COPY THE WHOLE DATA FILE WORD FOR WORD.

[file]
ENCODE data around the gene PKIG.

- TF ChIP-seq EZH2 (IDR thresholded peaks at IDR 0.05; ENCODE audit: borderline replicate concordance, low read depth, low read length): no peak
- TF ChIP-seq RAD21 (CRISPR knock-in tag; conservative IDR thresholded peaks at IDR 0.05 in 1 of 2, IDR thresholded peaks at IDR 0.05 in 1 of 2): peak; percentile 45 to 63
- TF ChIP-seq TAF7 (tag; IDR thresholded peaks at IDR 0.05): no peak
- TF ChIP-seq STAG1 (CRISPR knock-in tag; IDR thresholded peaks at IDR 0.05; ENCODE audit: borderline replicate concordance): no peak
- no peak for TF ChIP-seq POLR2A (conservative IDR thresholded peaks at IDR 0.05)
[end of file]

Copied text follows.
ENCODE data around the gene PKIG.

- TF ChIP-seq EZH2 (IDR thresholded peaks at IDR 0.05; ENCODE audit: borderline replicate concordance, low read depth, low read length): no peak
- TF ChIP-seq RAD21 (CRISPR knock-in tag; conservative IDR thresholded peaks at IDR 0.05 in 1 of 2, IDR thresholded peaks at IDR 0.05 in 1 of 2): peak; percentile 45 to 63
- TF ChIP-seq TAF7 (tag; IDR thresholded peaks at IDR 0.05): no peak
- TF ChIP-seq STAG1 (CRISPR knock-in tag; IDR thresholded peaks at IDR 0.05; ENCODE audit: borderline replicate concordance): no peak
- no peak for TF ChIP-seq POLR2A (conservative IDR thresholded peaks at IDR 0.05)